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Previous studies have shown differential responses in the fusiform and lingual gyri during reading and suggested that the former is engaged in processing local features of visual stimuli and the latter is engaged in global shape processing. We used positron emission tomography in order to investigate how these regions are modulated by two common variables in reading: word length (three, six and nine letters) and perceptive similarity to the background (high and low contrast). Increasing both word length and visual contrast had a positive monotonic effect on activation in the bilateral fusiform. However, in the lingual gyrus, activation increased with increasing word length but decreased with increasing contrast. On the basis of previous studies, we suggest that (i) increasing word length increases the demands on both local feature and global shape processing, but (ii) increasing visual contrast increases the demands on local feature processing while decreasing the demands on global shape processing.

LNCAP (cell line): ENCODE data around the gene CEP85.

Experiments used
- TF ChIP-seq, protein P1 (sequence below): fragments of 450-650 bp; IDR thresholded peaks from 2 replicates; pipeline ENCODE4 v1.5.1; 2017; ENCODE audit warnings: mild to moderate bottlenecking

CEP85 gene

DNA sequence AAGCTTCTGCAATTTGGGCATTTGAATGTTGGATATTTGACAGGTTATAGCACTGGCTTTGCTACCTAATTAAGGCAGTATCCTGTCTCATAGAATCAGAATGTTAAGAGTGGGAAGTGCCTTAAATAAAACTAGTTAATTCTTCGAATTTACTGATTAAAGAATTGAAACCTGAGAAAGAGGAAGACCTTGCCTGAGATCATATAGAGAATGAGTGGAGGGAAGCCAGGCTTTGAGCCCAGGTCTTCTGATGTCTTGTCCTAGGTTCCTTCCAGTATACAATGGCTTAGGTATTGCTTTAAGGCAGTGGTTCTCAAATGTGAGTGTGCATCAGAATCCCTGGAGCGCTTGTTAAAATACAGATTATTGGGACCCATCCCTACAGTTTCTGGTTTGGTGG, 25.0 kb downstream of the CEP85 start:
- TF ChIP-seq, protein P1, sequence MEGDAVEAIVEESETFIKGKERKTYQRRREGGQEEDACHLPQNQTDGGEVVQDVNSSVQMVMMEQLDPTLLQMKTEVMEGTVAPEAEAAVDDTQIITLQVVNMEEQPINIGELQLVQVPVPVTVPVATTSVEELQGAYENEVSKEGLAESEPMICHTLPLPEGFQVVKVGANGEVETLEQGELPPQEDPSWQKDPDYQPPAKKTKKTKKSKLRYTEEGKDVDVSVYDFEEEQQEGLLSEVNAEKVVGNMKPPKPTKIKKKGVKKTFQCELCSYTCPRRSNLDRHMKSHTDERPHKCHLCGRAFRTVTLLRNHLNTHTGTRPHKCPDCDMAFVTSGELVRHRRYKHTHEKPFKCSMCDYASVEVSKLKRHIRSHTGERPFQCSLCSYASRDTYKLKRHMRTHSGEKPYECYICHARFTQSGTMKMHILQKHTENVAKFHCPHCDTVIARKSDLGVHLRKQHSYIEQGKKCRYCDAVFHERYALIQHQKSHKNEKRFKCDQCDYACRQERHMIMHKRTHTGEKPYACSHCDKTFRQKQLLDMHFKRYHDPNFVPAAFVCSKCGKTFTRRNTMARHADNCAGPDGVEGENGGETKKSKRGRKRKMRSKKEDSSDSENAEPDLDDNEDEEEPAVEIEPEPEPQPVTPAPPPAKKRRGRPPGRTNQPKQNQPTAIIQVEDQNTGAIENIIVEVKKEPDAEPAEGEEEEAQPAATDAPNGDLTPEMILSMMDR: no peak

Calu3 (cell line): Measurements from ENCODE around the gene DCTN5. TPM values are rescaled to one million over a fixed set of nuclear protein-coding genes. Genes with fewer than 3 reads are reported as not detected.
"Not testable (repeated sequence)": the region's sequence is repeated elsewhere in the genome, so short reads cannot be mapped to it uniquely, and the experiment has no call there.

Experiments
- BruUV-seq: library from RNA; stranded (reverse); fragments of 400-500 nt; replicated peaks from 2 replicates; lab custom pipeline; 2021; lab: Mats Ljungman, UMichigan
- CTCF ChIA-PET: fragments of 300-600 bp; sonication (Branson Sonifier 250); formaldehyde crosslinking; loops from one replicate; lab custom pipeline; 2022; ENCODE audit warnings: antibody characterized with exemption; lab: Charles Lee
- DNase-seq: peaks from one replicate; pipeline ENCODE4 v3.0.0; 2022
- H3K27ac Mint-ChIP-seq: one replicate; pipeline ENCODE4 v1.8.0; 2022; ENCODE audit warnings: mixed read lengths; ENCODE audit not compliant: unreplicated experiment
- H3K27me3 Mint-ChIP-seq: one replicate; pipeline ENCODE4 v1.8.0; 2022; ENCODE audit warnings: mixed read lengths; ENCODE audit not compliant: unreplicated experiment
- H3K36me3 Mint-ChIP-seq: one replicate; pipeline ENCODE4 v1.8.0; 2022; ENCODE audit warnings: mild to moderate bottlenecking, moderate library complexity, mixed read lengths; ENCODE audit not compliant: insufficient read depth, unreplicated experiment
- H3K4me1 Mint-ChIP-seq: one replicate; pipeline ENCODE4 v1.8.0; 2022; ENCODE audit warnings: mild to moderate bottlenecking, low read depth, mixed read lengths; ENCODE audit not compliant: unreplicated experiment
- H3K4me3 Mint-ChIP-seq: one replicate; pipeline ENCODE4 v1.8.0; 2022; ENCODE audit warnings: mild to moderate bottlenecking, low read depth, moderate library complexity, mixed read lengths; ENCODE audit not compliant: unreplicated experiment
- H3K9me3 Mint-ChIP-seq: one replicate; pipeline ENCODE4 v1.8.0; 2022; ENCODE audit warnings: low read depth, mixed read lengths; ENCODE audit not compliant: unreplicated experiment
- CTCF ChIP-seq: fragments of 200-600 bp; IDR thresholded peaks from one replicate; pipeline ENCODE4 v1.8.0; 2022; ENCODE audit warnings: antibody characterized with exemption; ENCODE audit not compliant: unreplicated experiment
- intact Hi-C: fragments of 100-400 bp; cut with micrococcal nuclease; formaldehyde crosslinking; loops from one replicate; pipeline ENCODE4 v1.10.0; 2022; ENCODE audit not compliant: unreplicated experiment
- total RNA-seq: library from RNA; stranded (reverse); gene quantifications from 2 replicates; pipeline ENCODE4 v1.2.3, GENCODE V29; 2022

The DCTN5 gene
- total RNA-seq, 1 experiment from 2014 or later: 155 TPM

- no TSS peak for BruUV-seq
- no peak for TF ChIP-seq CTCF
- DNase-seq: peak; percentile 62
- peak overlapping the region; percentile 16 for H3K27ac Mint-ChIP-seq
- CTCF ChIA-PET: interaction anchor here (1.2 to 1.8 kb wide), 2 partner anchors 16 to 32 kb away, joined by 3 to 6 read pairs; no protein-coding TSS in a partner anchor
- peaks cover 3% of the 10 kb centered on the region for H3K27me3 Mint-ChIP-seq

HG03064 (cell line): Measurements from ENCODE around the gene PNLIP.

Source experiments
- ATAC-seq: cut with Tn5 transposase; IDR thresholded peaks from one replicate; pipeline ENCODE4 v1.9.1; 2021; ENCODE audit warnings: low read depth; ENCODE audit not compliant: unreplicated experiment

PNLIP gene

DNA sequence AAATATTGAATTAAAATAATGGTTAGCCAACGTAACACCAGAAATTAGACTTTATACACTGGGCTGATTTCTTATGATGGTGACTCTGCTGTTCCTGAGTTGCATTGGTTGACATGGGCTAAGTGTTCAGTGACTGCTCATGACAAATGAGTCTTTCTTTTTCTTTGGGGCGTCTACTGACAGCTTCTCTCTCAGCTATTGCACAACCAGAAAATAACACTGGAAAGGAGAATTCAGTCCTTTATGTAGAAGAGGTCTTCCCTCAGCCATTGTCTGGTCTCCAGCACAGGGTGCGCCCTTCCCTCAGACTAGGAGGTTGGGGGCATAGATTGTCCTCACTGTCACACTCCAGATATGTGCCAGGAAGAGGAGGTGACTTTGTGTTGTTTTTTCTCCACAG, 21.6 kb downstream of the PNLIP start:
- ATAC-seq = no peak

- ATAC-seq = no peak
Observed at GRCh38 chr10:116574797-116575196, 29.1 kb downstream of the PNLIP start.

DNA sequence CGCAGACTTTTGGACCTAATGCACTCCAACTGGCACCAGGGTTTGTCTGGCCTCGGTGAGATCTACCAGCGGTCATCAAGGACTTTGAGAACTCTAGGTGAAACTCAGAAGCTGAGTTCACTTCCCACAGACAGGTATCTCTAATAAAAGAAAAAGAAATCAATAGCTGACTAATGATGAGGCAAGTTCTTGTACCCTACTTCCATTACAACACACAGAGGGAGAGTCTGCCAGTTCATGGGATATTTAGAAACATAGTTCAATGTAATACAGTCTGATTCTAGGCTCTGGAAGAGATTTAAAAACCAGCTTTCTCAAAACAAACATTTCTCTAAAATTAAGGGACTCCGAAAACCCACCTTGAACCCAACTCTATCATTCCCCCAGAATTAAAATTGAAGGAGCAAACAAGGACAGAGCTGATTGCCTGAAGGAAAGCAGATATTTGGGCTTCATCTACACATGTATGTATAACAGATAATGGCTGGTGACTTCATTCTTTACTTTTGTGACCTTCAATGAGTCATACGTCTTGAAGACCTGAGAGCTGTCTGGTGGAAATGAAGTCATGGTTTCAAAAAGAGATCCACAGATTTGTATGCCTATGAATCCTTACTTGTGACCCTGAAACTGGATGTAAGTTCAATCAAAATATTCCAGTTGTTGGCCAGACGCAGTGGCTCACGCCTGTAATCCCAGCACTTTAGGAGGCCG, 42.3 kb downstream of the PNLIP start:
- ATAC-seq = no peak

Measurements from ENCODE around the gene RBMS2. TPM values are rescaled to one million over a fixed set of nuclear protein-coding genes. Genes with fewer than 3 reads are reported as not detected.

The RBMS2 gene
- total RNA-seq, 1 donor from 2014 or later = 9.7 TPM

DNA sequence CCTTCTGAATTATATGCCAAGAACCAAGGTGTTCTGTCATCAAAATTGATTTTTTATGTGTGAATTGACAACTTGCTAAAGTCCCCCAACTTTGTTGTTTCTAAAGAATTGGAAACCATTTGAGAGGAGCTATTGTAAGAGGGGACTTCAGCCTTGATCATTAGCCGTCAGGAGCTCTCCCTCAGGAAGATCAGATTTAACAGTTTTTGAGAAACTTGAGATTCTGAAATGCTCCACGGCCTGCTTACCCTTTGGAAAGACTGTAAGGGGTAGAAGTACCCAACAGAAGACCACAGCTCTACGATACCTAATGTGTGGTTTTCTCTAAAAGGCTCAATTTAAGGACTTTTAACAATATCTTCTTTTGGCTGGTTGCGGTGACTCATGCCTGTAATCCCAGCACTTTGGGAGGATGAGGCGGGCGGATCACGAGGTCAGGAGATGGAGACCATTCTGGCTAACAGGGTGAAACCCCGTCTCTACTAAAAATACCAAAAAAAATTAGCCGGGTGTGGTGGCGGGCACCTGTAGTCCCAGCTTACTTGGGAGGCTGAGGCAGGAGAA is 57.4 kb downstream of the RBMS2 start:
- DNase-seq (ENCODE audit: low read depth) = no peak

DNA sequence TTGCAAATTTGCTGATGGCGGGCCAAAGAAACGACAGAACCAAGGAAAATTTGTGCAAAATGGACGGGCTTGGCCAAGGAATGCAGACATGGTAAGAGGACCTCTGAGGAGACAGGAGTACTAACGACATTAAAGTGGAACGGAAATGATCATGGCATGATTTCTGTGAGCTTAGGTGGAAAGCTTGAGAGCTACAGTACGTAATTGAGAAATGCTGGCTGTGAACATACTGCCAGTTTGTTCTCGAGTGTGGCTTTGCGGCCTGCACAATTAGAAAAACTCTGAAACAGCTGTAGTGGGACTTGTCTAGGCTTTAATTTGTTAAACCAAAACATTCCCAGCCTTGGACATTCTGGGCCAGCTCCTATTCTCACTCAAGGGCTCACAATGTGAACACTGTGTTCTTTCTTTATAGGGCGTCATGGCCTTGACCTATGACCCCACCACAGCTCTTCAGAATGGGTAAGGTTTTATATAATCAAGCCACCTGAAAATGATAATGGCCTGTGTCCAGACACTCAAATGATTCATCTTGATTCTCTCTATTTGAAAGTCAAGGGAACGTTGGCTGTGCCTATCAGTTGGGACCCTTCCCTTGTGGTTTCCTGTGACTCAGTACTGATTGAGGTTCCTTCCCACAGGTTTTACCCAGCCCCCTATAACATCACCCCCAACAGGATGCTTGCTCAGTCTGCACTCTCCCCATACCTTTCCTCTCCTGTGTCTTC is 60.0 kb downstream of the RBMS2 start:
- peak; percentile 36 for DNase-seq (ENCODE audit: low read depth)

Original publication




Journal article


Proc Biol Sci

Publication Date





1909 - 1913


Brain Mapping, Contrast Sensitivity, Humans, Male, Pattern Recognition, Visual, Reading, Tomography, Emission-Computed, Visual Cortex